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Triple Crown winner Justify gets Horse of the Year

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HALLANDALE BEACH, Fla. (AP) — Justify finished unbeaten, on and off the track.

The Triple Crown winner for 2018 added Horse of the Year to his resume, getting the nod over Accelerate for the biggest prize handed out at the Eclipse Awards on Thursday night. Justify didn’t race as a 2-year-old, won all six of his starts last year and then was retired about a month after winning the Belmont Stakes because of an ankle injury.

So in a flash, he was gone.

But every Triple Crown winner since 1935 has also been declared Horse of the Year, and 2018 — even with Justify’s lone year of racing not even lasting four months, technically — would be no different. He won by a wide margin, getting 191 votes out of a possible 249, while Accelerate got 54.

“I’m so proud of Justify and I’m happy to see he is being rewarded for his unbelievable accomplishments in his run up to the Triple Crown,” said Bob Baffert, Justify’s trainer. “I’ve had the great fortune to be around some of the most talented horses and what Justify was able to do in such a short amount of time still takes my breath away.”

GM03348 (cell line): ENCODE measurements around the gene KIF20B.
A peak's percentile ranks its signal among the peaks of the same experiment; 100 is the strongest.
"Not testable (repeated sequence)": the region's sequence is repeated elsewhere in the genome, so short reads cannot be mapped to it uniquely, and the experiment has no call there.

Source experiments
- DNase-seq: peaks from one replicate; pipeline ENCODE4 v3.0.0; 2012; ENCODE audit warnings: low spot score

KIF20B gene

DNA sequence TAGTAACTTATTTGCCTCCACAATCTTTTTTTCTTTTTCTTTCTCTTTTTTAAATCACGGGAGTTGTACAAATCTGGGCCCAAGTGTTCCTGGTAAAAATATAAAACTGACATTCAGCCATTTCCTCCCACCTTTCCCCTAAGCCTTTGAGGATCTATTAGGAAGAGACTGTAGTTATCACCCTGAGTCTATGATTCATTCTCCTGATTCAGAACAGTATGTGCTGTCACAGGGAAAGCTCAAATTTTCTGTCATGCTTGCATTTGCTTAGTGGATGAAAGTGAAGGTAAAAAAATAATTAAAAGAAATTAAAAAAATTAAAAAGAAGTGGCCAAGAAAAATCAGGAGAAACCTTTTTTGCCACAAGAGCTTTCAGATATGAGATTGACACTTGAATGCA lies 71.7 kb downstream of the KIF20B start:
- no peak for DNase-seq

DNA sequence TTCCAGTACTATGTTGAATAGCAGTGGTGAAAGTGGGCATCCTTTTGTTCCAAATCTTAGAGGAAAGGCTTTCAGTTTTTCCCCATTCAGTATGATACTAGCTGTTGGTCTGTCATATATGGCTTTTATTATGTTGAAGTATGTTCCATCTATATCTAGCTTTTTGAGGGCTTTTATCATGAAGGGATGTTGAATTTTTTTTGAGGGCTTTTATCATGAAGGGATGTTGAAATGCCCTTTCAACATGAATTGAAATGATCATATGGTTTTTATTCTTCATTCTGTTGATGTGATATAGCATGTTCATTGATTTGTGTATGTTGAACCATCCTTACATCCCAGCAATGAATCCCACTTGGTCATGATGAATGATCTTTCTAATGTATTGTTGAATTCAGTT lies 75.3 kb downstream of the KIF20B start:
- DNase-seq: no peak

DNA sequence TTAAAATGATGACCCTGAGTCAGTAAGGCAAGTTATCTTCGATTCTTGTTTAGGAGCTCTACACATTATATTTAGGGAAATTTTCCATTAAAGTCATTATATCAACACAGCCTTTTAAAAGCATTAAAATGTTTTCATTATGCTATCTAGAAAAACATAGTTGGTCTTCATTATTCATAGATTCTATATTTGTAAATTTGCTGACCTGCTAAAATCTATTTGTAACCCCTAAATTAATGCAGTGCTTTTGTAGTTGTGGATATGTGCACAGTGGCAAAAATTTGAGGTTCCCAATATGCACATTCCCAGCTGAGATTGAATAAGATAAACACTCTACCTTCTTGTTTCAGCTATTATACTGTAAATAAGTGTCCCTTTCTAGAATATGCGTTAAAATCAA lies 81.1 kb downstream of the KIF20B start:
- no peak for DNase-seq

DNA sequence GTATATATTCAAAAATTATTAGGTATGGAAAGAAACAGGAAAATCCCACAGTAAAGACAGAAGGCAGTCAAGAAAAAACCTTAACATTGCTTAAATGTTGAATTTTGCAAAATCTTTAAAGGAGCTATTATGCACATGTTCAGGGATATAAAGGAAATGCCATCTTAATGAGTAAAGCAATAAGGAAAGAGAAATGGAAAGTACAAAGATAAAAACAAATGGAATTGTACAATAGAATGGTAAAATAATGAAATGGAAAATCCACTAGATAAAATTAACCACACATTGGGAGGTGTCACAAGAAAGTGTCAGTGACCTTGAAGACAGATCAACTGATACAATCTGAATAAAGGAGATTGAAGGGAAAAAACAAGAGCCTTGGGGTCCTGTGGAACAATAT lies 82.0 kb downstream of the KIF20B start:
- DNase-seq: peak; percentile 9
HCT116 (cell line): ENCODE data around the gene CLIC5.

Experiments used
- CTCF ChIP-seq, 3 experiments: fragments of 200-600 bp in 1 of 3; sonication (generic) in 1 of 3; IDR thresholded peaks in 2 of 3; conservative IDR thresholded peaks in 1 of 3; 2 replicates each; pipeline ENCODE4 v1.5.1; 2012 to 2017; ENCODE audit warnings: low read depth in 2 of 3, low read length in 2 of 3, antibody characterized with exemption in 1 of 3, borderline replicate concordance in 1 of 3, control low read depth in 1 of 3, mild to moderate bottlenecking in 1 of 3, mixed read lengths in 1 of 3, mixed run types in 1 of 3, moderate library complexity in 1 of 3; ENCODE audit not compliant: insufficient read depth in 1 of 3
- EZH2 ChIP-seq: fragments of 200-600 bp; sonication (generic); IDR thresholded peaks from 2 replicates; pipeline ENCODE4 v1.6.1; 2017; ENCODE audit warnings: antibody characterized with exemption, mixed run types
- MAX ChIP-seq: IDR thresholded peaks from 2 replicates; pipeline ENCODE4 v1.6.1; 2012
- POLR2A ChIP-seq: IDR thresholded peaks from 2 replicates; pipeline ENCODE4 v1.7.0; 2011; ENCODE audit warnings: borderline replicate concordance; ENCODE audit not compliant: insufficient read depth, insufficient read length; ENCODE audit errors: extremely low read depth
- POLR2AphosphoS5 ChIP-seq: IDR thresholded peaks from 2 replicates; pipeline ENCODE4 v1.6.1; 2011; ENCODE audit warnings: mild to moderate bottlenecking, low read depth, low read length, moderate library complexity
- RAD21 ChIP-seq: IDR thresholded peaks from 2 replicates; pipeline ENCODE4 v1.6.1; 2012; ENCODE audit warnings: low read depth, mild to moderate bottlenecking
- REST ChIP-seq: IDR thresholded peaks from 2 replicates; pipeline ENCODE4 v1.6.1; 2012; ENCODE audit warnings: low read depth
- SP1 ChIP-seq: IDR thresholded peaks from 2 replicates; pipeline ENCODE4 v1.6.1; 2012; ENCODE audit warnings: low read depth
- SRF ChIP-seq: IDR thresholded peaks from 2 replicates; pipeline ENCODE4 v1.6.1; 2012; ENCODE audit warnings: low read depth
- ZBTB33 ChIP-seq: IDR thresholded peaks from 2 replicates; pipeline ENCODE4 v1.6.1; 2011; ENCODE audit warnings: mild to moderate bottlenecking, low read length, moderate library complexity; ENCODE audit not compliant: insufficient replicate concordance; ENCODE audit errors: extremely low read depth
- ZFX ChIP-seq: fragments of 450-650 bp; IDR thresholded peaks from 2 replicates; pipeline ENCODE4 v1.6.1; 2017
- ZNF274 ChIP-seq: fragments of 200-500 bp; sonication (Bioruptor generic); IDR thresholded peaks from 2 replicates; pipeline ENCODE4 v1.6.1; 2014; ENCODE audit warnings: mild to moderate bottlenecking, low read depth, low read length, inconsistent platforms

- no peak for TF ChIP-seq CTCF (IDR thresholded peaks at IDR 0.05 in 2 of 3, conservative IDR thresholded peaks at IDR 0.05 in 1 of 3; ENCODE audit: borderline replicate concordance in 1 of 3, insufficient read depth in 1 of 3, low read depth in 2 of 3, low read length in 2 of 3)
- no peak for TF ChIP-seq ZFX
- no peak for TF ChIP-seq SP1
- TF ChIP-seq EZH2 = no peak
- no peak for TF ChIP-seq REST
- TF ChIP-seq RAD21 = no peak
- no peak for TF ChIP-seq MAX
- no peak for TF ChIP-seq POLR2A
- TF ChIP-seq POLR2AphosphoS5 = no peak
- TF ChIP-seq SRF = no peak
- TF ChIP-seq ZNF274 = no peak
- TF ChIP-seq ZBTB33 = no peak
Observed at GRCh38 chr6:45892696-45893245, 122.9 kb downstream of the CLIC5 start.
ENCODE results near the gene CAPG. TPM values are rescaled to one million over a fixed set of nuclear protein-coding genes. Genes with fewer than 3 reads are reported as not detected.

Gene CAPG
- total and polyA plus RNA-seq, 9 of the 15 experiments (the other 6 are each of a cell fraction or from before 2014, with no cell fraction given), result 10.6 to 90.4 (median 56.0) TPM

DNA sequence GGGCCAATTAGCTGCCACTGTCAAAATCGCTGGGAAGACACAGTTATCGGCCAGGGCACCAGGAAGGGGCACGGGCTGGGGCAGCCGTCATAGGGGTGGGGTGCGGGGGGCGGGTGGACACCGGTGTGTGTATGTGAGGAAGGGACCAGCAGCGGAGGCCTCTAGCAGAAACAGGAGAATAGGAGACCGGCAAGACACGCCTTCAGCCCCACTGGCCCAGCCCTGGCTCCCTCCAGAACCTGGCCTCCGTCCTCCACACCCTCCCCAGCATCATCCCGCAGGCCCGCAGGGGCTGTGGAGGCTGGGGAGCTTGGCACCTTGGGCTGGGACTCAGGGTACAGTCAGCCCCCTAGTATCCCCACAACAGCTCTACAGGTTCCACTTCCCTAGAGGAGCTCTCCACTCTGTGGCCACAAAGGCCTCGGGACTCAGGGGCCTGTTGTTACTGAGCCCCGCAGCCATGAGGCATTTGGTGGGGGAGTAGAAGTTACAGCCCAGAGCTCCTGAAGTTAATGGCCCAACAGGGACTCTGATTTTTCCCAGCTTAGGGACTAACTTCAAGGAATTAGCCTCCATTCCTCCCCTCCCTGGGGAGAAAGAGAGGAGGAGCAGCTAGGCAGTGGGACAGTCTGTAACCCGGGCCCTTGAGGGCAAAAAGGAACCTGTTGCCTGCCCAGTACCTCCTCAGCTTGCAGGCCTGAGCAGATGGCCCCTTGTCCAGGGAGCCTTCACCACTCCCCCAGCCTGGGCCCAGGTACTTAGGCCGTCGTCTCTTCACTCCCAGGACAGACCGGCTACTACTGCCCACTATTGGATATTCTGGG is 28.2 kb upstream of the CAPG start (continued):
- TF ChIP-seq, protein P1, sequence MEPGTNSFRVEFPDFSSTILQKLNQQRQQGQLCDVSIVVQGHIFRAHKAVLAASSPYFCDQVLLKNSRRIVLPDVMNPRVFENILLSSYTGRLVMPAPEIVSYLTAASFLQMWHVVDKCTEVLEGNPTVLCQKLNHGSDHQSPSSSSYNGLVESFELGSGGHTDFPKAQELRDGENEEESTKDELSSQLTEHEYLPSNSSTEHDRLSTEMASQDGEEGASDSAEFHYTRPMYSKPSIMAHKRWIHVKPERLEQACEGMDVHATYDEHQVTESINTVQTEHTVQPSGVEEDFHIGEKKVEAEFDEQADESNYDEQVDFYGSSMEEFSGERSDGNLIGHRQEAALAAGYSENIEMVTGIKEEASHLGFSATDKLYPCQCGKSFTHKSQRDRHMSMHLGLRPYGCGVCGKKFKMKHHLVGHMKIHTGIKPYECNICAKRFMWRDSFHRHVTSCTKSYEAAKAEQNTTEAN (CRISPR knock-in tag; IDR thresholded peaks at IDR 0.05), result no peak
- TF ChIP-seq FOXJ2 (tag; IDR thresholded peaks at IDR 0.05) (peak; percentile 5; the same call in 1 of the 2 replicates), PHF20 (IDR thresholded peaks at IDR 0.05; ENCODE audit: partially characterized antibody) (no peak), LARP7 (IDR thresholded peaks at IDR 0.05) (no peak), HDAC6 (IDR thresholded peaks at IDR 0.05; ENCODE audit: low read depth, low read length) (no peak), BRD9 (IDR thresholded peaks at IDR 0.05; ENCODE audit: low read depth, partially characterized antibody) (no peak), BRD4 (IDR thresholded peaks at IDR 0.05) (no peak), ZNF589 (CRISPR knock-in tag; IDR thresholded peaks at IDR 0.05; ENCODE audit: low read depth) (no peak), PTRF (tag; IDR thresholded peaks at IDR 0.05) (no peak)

Justify — the third Horse of the Year trained by Baffert — also won the 3-year-old male Eclipse, unanimously, which was no surprise. Accelerate settled for the Eclipse as the top older dirt male, and the third Horse of the Year finalist Monomoy Girl was picked as the winner of the 3-year-old filly Eclipse.

Accelerate still has a chance for a huge win this weekend: He’s the morning-line favorite for Saturday’s $9 million Pegasus World Cup dirt race, which will be his last before beginning a stud career. Accelerate won six of his seven starts in 2018, including wins in his last four starts — all of them Grade 1 events, capped by the Breeders’ Cup Classic.

“This horse had an unbelievable season,” said Juan Leyva, the assistant trainer under John Sadler for Accelerate. “You can’t take anything away from Justify. He’s a Triple Crown winner. But the year this horse put up, I mean, any other year there’s no question he’s Horse of the Year. … Obviously, my vote would be for Accelerate. You don’t see years like this that often.”

Accelerate’s connections didn’t leave with just one trophy. Hronis Racing LLC, Accelerate’s owner, also won the Eclipse in that category — its first as the top owner in the sport.

“This is a little boy’s dream come true,” said Kosta Hronis, who shares the ownership of Hronis Racing with his brother, Peter.

Chad Brown won his third consecutive Eclipse Award as the top trainer, making him only the sixth person to win that many in a row and putting him alongside Baffert, Todd Pletcher, D. Wayne Lukas, Robert Frankel, Laz Barrera. Baffert was a finalist this year, after guiding Justify to the Triple Crown — Baffert’s second.

Still, Brown got the nod again.

“It’s a great honor and we take it very seriously,” Brown said.